Got to see Doctor Strange two weekends ago. It was fine. I see what people meant about it being a typical Marvel movie and knowing what you're going to get going in. Tilda Swinton as the Ancient One, if you can set aside whitewashing the character, not to mention the fact that each time I saw her I'd think, "Moondragon?!", I thought she did well. I didn't understand why she seemed so nonplussed when Kaecillius escaped at the beginning. She went to the trouble of chasing him and his followers, but once he escapes through the portal, she kind of shrugs and gives up. Although the revelation she'd foreseen her end suggests maybe she was going through the motions? It's always hard to tell with characters with precognition. At any rate, her mixture of amusement, concern, and frustration with Strange was well played.
I wasn't sure if I was going to like Cumberbatch at Strange. It seemed within his range, but I'm not any huge fan of his, so I wasn't sure if I'd dig it. But yes, arrogant and conceited is definitely within his range, and he did fine at conveying someone basically out of his depth and mostly winging it. He's smart enough to read the books and grasp the ideas in theory, but the reality of using or confronting them under stress is something else entirely. And the back-and-forth between him and Wong (played by Benedict Wong) was good for some laughs. Strange tries his charm and it basically bounces off like a tennis ball off a brick wall, so he tries to cover for glib, and Wong no-sells that, too. But the part when Stephen finally makes Wong laugh worked really well for me.
Chiwetel Ejiofor as Mordo could end up being a good character. It's nothing against Ejiofor's performance, I'm just not sure how much he had to work with right now. If he is the antagonist in a sequel, we'll see how it works. Because there's a decent potential arc there. He isn't the student seduced by the power I think Mordo was in the comics (Kaecilius got that role). He's the loyal follower crushed to learn his master had feet of clay. He can't see the Ancient One as being another other than perfectly wise and virtuous, and proof this isn't the case, regardless of justification, shakes his belief. That Strange wins through what is a clever plan (I appreciated that the film makes clear Strange can't even begin to match Dormammu's power), but still breaks natural laws, and almost certainly will result in consequences down the line (and I'd be curious to see what those are) is the last straw. Now Mordo is convinced magic users are the problem, too many people with the power but no respect for the consequences or responsibility. How that's played out could be pretty interesting, depending on what his endgame is. He's drawing power for a purpose, what's the purpose going to be ultimately?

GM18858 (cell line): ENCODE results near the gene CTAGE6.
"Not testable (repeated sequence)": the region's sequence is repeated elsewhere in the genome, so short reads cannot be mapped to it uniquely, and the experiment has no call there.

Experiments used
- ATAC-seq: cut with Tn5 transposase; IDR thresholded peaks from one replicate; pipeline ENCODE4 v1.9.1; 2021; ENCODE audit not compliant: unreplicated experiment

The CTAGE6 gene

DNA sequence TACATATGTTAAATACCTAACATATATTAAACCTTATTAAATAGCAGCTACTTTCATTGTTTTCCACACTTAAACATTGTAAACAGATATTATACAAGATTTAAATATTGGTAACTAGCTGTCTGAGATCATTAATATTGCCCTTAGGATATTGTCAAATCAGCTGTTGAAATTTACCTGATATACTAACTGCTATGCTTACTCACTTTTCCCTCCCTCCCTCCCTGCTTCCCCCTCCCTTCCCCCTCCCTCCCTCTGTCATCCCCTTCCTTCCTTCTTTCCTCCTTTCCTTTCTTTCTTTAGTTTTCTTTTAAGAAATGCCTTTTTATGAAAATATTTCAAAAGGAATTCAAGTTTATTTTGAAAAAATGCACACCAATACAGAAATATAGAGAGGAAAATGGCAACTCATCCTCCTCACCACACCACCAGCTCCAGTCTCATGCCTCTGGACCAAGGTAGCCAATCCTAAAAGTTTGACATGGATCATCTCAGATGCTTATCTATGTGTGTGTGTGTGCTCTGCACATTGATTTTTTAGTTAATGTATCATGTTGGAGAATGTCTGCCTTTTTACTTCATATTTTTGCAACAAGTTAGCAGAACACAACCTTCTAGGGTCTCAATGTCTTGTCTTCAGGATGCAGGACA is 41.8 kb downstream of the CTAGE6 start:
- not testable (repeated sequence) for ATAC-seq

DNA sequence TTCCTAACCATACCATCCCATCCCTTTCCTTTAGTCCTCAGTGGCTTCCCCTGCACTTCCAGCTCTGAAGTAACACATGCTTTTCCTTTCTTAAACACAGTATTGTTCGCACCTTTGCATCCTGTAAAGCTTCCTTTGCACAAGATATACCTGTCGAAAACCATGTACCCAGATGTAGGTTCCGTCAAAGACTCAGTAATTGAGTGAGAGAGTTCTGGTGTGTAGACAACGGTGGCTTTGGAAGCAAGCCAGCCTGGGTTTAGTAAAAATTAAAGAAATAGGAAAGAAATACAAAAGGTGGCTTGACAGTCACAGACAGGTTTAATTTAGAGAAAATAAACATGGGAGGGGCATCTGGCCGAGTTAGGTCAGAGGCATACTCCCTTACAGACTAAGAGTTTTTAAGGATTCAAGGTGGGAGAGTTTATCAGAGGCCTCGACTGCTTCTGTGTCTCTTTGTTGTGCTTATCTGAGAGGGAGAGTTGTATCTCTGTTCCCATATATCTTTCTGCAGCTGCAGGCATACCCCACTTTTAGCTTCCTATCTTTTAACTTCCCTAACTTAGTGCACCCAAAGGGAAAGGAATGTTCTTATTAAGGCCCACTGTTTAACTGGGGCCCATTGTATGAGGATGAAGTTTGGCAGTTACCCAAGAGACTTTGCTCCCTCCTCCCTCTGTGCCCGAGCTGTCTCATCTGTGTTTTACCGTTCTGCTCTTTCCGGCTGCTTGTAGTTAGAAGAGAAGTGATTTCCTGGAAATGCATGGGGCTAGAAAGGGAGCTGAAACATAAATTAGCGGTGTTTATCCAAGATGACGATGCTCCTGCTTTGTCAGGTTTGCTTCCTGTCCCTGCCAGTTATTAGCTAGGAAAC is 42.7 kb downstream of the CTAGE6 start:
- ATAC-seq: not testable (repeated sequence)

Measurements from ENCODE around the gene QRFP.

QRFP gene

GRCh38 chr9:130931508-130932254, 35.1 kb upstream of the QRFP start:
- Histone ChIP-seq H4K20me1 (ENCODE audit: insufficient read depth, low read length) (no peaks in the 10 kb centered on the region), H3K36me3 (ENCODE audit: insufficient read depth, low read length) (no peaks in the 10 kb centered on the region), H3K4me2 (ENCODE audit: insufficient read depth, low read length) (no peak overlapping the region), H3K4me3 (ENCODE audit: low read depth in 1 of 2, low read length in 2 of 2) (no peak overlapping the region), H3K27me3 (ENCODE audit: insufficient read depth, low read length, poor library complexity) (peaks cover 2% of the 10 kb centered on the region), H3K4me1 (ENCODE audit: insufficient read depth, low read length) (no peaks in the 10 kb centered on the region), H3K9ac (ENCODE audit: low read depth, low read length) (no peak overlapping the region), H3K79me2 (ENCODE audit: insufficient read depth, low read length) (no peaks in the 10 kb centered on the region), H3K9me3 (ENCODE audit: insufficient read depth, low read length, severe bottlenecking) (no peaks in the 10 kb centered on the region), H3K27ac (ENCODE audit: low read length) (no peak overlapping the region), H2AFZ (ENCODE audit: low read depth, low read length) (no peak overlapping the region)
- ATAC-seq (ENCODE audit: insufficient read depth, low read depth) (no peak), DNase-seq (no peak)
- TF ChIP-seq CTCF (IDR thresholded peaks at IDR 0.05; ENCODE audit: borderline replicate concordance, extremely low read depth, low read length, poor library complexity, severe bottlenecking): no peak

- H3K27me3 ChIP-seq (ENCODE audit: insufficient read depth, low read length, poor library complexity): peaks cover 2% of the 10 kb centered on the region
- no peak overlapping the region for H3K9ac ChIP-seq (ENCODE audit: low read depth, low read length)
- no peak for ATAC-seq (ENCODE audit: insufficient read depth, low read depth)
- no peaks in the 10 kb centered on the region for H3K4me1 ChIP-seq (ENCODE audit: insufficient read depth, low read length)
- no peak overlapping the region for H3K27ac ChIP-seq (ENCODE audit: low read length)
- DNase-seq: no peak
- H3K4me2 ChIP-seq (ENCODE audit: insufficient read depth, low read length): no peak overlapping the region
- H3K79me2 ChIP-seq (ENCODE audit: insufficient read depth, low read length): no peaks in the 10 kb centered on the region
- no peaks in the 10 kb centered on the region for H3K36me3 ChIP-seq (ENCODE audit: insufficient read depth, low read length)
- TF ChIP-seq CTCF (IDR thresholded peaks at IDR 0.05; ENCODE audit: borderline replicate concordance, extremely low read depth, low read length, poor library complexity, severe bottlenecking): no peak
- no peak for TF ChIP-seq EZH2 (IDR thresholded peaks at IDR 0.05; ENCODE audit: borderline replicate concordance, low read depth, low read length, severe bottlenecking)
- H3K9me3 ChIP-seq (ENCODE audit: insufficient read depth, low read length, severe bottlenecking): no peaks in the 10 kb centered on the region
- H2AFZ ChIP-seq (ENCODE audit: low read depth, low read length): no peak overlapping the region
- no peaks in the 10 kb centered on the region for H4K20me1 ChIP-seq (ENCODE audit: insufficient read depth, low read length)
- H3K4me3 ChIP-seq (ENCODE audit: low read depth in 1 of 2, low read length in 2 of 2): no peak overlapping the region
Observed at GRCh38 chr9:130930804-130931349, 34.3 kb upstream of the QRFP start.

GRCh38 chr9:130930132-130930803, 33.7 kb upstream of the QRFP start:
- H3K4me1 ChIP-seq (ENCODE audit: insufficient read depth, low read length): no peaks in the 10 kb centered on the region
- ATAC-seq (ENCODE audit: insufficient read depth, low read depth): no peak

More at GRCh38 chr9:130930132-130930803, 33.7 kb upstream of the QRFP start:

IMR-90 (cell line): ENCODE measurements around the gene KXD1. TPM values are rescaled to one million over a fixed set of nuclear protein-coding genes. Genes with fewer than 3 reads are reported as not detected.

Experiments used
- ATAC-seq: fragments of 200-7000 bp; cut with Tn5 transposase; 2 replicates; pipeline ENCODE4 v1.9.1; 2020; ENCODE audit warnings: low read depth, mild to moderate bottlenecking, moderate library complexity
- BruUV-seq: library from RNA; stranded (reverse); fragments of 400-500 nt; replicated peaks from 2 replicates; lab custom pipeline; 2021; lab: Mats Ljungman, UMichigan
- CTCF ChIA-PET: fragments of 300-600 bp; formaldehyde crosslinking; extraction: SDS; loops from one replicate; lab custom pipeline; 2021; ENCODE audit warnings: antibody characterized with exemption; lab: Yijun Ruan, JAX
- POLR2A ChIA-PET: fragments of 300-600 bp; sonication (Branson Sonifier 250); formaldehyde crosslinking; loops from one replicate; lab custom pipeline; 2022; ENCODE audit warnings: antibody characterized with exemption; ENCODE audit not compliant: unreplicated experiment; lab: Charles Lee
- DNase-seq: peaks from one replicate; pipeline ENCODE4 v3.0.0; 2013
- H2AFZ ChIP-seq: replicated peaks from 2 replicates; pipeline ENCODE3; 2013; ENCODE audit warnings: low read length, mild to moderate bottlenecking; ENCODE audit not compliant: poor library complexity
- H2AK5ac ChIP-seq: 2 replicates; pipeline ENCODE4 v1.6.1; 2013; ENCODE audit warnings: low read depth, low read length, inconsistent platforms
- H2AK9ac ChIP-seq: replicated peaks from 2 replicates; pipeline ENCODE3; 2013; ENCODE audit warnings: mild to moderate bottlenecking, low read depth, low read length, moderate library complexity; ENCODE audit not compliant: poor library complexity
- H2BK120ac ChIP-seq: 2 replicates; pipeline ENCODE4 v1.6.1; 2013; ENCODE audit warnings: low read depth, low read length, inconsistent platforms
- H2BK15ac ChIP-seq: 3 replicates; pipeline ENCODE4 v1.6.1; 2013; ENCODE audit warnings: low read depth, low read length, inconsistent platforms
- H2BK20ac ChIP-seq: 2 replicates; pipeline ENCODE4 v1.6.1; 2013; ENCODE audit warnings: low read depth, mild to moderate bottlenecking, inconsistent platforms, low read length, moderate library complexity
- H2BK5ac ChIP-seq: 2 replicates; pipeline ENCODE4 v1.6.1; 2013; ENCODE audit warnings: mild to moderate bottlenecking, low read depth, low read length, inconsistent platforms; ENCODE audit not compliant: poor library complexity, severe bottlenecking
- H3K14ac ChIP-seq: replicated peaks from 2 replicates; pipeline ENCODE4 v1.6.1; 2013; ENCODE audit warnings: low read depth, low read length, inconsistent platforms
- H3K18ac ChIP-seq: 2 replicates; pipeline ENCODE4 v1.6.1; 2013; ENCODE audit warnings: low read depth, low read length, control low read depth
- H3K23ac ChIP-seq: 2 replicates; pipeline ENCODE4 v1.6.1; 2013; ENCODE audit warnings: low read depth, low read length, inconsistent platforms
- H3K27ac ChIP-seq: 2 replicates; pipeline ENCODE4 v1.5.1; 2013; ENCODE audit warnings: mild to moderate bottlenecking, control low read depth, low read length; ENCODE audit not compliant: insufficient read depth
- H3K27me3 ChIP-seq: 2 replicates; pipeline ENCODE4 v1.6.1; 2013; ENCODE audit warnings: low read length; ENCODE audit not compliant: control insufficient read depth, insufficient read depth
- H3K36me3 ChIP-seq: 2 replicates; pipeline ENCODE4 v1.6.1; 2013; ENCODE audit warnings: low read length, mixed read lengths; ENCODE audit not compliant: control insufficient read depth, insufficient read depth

The way magic bending reality was presented with the folding buildings was not how I would have pictured it, but I guess it worked. I preferred the representation of the Dark Dimension personally, just for looking like an alien dimension like you'd see in the comics. I wasn't really expecting all the martial arts, either, but Strange does have a history of surprising opponents by opting for a more physical approach. I don't know if it was the TV or the film itself, but the music's volume was way off compared to the dialogue. To hear the latter, we had to crank the volume up to a level that made the former deafening.
I liked it overall. Felt longer than it needed to be, much of which I'd put at the feet of Kaecilius. He failed to make much of an impression, since he's kind of a chump/henchgoon villain. Maybe that fits for a Dr. Strange at the very beginning of his career, but most of the scenes with him dragged.